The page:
# BD_SM21 - Chapter 21 Option Valuation 21-1 In this case the...

This preview shows pages 1–3. Sign up to view the full content.

Chapter 21 Option Valuation 21-1. In this case, the stock price either rises to S u = 25×1.20 = 30 or falls to S d = 25×0.80 = 20. The option payoff is therefore either C u = 5 or C d = 0. The replicating portfolio is = ( 5 - 0 29/( 30 - 20 29 = 0.5 and B = ( 0 - 20×0.5 29/ 1.06 = - 9.43. Therefore, C = 0.5×25 - 9.43 = \$3.07. 21-2. The parameters are the same as in 21-1, but the payoff of the put is 0 if the stock goes up and 5 if the stock goes down. Therefore, The replicating portfolio is = ( 0 - 5 29/( 30 - 20 29 = -0.5 and B = ( 5 - 20×(-0.5) 29/ 1.06 = 14.15 . Therefore, P = -0.5×25 + 14.15 = \$1.65. 21-3. Up state at time 1: = ( 4 - 0 29/( 11 - 6.50 29 = 0.889, B = ( 0 - 6.50×0.889 29/ 1.03 = - 5.61, therefore C u = 0.889×8.50 - 5.61 = \$1.95 In the down state at time 1 the option is worth nothing. The call option at time 0 is therefore equivalent to the replicating portfolio = ( 1.95 - 0 29/( 8.50 - 4 29 = 0.433, B = ( 0 - 4×0.433 29/ 1.03 = - 1.68 and so, by the Law of One Price, the initial option price is 0.433×6 - 1.68 = \$0.92

This preview has intentionally blurred sections. Sign up to view the full version.

View Full Document
166 Berk/DeMarzo • Corporate Finance 21-4. If the stock goes up twice, the put is worth zero. If the stock ends up at \$6.50, the put is worth \$0.50, if the stock goes down twice, the put is worth \$5. Given these final values, we can calculate the value of the put at earlier dates using the binomial model. Up state at time 1: = ( 0 -0. 50 29/( 11 – 6.50 29 = -0.111 and B = ( 0.50 -6.50 ×(-0.111) 29/ 1.03 = 1.19 . Therefore, P u = -0.111×8.50 + 1.19 = \$0.25. Down state at time 1: = ( 0.50 -529/( 6.50 – 2 29 = -1 and B = ( 5 -2 ×(-1) 29/ 1.03 = 6.80 Therefore, P d = -1×4 + 6.80 = \$2.80. Time 0: = ( 0.25 -2.8029/( 8.50 – 4 29 = -0.567 and B = ( 2.80 -4 ×(-0.567) 29/ 1.03 = 4.92 Therefore, P d = -0.567×6 + 4.92 = \$1.52. 21-5. In example 21.1, the theoretical put price is \$3.30. If it actually sells for a higher price, it is overvalued, and we can sell it and buy the replicating portfolio to earn an arbitrage profit. This means that at t = 0, you will: sell the put, short 0.3333 shares of stock, and invest \$23.30 in Treasury Bills. Following this strategy, you will earn the put price less (60×(-0.3333) + 23.30) = \$3.30 upfront. Then, if the stock goes up, our portfolio of the put, shares, and borrowing is worth -\$0 – 0.3333×72 + 23.30×1.03 = \$0. If it goes down, our portfolio is worth -\$6 – 0.3333×\$54 + 23.30×1.03 = \$0, so that at maturity, the payoff of the option and the value of the replicating portfolio cancel out.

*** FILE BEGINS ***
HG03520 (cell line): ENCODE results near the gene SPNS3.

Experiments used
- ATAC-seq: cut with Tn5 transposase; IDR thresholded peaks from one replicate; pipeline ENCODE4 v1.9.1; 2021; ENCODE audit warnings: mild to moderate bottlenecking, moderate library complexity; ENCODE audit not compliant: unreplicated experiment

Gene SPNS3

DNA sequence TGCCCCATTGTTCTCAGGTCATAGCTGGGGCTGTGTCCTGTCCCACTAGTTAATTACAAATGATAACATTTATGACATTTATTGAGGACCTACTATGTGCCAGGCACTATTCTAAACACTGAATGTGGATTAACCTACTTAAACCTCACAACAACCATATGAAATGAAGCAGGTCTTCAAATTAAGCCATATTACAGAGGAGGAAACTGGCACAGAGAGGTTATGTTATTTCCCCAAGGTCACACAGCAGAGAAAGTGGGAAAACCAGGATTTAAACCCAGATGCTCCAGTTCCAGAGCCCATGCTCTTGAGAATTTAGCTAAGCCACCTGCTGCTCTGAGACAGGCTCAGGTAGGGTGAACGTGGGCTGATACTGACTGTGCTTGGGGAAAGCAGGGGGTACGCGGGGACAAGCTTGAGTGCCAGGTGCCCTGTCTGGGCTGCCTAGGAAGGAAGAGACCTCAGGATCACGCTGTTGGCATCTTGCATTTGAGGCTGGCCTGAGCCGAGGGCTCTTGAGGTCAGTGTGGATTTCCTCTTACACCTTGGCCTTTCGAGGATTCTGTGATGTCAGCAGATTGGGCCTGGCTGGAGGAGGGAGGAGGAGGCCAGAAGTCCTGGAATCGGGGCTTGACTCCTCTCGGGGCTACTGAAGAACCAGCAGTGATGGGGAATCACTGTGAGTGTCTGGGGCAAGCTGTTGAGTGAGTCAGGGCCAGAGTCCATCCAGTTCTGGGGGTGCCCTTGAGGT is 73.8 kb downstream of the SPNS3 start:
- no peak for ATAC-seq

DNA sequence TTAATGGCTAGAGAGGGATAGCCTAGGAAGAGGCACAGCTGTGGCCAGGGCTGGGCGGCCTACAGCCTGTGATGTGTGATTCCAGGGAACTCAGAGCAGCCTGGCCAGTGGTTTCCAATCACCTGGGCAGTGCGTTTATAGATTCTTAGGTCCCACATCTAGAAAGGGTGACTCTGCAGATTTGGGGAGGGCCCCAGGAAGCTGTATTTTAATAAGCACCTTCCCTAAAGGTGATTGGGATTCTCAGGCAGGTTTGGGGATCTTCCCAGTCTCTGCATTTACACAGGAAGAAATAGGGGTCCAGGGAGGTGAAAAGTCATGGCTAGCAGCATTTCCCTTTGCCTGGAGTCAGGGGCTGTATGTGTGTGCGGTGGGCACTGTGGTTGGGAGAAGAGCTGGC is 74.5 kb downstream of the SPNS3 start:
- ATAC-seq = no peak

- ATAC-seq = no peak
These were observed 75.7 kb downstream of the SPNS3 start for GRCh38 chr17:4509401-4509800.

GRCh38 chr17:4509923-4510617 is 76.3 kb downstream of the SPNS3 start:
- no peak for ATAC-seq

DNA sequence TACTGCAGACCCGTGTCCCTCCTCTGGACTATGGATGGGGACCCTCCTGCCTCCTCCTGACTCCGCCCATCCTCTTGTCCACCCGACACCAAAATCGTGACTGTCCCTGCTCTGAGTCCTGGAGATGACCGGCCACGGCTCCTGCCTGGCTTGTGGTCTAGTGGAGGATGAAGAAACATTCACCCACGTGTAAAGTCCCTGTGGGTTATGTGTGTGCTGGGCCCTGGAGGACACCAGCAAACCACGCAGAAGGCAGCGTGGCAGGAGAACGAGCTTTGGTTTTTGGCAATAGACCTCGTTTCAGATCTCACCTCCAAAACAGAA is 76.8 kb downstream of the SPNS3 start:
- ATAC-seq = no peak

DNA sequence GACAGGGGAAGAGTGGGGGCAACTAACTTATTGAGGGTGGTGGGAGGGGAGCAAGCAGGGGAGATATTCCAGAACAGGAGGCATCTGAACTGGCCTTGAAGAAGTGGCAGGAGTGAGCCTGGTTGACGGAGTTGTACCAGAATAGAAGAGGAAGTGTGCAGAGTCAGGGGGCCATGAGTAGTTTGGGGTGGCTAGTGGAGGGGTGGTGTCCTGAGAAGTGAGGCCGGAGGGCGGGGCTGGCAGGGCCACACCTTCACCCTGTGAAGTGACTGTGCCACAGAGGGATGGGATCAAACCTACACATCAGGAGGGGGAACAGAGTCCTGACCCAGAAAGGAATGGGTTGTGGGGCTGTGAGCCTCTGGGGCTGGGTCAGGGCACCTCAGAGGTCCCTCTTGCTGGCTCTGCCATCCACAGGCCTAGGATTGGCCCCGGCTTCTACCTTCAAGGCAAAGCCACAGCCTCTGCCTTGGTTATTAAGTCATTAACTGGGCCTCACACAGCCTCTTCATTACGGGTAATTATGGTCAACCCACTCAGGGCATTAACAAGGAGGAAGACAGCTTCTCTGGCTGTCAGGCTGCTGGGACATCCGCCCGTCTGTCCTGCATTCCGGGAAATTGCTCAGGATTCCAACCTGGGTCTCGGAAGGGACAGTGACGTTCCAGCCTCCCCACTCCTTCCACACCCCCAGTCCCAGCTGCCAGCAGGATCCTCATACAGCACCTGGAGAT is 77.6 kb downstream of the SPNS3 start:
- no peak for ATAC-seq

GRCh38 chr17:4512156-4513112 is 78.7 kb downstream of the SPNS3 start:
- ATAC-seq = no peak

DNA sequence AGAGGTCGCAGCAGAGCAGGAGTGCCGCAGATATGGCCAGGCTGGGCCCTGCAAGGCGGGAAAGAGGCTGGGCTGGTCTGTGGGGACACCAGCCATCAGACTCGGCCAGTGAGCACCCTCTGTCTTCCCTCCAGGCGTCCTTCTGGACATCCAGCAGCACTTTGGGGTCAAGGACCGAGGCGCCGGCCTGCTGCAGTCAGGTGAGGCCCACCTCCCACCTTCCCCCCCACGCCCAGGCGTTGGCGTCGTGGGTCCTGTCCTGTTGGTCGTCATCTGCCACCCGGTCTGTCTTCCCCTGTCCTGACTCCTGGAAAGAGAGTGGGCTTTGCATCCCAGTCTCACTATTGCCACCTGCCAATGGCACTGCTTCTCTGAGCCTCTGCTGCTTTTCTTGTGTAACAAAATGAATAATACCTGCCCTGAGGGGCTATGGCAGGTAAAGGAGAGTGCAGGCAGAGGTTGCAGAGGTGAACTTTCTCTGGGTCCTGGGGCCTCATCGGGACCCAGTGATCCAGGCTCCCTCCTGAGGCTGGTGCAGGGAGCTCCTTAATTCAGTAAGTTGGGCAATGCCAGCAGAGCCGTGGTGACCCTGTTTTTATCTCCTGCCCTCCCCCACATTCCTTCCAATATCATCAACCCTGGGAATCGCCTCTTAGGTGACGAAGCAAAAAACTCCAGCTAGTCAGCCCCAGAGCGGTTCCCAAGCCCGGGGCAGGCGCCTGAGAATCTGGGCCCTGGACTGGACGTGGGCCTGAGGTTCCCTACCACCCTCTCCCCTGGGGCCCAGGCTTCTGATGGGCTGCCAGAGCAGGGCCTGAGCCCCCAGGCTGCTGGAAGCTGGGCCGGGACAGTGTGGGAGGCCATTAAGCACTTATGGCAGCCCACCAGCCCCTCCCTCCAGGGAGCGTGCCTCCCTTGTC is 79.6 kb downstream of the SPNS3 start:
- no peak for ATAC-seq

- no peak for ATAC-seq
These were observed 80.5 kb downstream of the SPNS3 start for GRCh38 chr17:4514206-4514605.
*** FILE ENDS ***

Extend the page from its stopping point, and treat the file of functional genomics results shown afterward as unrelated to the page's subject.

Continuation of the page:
This is the end of the preview. Sign up to access the rest of the document.

{[ snackBarMessage ]}

### What students are saying

• As a current student on this bumpy collegiate pathway, I stumbled upon Course Hero, where I can find study resources for nearly all my courses, get online help from tutors 24/7, and even share my old projects, papers, and lecture notes with other students.

Kiran Temple University Fox School of Business ‘17, Course Hero Intern

• I cannot even describe how much Course Hero helped me this summer. It’s truly become something I can always rely on and help me. In the end, I was not only able to survive summer classes, but I was able to thrive thanks to Course Hero.

Dana University of Pennsylvania ‘17, Course Hero Intern

• The ability to access any university’s resources through Course Hero proved invaluable in my case. I was behind on Tulane coursework and actually used UCLA’s materials to help me move forward and get everything together on time.

Jill Tulane University ‘16, Course Hero Intern